Traveling the Circuit
-Improving Fuel Economy for Artists and Crafters
High fuel prices affect profits of handcrafted art or craft businesses unless you adjust craft prices to account for them, either way someone pays the difference.
FuelEconomy.gov -Maintaining your vehicle for maximum fuel efficiency makes driving to craft shows cost less.
Keep craft show profits in your pockets:
Attending quality art and craft shows while visiting nearby friends and family makes the trip accomplish two purposes. Save receipts-it is a business trip which is a tax write off. Save money on hotels and food by staying with friends and family.
When traveling long distances to shows attend other art festivals on the way to and from the show. The more craft shows you attend increases the number of people who see your product and hopefully your sales. Reducing distance between events reduces the number of gallons of gas used per show. Spend less time driving from place to place, leaving more time to see sites and rest between shows. Keeping distances short between stops helps you plan ahead better. Don't look for hotels between 10pm and midnight when most are full. Make reservations in advance when rates are better saving money.
Do shows close to home. The closer to home the events you do are, the less money you spend on gas getting to them. Tie a string to a pin and place the pin in your city on the map. Use it to draw circles on the map at distances of 30 miles, 100 miles and 150 miles. Check out shows happening in the cities inside your circles. Where the population is dense you should be able to find quite a few shows happening. In areas where there aren’t a lot of shows happening consider starting one, pick up business cards of artists and crafters off of bulletin boards, at farmers’ markets, and at shows in the area. Contact them and ask if they would be interested in attending a show. Some of the most successful shows I’ve seen were held in a large back yard with 4-6 crafters participating.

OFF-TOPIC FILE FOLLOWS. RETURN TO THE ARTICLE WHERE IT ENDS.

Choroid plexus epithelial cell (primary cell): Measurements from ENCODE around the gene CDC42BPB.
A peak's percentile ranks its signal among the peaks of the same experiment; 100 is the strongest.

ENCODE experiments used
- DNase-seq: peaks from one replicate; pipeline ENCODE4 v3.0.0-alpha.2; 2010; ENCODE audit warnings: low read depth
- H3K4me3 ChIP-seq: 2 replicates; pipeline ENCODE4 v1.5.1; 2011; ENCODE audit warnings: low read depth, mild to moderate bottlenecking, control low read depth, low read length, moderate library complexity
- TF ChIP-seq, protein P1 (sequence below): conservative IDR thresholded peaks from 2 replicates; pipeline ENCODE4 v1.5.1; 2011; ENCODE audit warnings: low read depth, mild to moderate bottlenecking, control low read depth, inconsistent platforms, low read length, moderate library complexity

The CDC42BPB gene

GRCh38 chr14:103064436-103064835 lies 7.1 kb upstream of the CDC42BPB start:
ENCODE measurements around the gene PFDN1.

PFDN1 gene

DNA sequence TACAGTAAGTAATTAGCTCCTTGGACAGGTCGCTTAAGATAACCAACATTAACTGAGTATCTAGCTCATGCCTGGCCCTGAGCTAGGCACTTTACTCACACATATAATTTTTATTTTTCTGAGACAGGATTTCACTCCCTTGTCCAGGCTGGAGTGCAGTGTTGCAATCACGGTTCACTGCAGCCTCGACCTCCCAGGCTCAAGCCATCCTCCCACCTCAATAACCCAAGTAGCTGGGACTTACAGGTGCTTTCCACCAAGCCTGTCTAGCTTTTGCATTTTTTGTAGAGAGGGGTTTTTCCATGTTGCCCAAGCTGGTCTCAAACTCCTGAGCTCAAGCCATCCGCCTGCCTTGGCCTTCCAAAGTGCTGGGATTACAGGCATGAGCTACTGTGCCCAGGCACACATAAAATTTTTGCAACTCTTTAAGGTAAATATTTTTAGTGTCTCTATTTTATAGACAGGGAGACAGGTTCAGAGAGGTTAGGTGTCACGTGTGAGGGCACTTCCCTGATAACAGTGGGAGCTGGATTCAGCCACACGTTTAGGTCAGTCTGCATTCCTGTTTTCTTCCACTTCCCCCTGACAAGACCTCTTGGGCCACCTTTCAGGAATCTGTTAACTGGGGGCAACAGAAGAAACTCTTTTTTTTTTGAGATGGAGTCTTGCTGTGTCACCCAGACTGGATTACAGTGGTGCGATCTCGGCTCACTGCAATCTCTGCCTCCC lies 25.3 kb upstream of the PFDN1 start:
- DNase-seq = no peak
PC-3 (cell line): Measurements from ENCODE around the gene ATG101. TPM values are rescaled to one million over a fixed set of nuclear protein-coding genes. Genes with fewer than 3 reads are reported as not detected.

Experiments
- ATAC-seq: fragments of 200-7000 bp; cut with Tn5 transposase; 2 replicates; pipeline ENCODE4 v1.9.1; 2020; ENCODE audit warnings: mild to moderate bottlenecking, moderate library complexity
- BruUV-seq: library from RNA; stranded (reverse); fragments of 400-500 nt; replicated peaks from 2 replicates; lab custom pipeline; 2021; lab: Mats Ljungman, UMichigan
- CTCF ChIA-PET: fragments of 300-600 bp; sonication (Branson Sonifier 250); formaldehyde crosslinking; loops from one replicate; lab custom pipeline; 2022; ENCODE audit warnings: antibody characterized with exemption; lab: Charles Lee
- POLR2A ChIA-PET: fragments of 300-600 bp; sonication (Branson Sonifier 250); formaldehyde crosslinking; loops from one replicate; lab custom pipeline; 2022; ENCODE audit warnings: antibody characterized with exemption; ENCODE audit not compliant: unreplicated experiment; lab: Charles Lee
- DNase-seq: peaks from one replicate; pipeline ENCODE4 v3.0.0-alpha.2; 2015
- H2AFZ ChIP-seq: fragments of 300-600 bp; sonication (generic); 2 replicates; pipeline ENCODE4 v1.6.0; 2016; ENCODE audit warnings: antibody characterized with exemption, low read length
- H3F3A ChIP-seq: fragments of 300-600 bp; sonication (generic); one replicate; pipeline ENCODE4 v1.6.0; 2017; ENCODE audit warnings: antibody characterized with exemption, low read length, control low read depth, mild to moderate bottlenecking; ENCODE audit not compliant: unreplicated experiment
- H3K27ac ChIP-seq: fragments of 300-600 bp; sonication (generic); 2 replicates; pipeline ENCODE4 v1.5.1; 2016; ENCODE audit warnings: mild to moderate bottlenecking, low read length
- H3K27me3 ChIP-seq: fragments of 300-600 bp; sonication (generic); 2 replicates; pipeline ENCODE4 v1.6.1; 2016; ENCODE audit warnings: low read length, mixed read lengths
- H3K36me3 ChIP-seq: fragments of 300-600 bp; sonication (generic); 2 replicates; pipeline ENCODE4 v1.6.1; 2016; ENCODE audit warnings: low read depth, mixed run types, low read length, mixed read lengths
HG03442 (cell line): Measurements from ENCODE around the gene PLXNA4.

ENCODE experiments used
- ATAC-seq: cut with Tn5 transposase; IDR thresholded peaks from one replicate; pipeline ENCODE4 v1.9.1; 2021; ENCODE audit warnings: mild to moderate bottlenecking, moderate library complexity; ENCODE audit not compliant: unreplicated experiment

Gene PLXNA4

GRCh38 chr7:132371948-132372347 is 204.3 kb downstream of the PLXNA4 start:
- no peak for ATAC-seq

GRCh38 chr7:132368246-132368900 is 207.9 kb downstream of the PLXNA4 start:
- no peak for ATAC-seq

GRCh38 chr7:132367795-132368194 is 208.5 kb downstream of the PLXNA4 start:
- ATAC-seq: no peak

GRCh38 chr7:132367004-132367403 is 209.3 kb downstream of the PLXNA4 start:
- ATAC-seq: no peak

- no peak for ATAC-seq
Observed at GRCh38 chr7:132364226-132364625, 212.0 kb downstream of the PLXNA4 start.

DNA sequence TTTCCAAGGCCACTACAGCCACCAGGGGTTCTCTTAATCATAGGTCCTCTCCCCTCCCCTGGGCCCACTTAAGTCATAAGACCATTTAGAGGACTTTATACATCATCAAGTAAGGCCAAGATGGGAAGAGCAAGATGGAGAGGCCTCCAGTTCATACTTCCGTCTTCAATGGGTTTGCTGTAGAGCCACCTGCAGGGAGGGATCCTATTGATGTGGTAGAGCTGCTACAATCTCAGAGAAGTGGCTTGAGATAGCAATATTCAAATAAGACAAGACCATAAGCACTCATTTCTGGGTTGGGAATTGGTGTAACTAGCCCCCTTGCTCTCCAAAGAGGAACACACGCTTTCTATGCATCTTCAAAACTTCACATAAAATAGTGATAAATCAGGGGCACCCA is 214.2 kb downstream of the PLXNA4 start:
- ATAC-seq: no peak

Get a website. Some of you are probably afraid of computers and some don’t own one. Don’t let fear of technology stand in the way of profits. Many adult education classes offer the basics of computer usage. You don’t need to know special computer languages to create and maintain your own website anymore. My website cost me under $100/year and came with a what you see is what you get (WYSIWYG) editor with great tutorials. Your website works 24/7 to sell your product and inform your customers. You can’t get a salesman as dedicated to selling handmade crafts for a better price. Include your website address on your business card. Give your card to everyone who purchases from you at events. Have them available to anyone who visits your booth. Use your website to inform customers about your crafts, where to find your one of a kind (OOAK) handmade crafts, and to sell your product between art and craft shows.
Create a mailing list. Ask customers permission to add them to your mailing list. Mail a postcard to customers in the area you will be doing shows letting them know where they can find you. Offer a discount for bringing the card and a friend to see you at the show. People who’ve already bought your crafts are more likely to buy your product than the average Joe. Staying in contact with them increases sales and profits.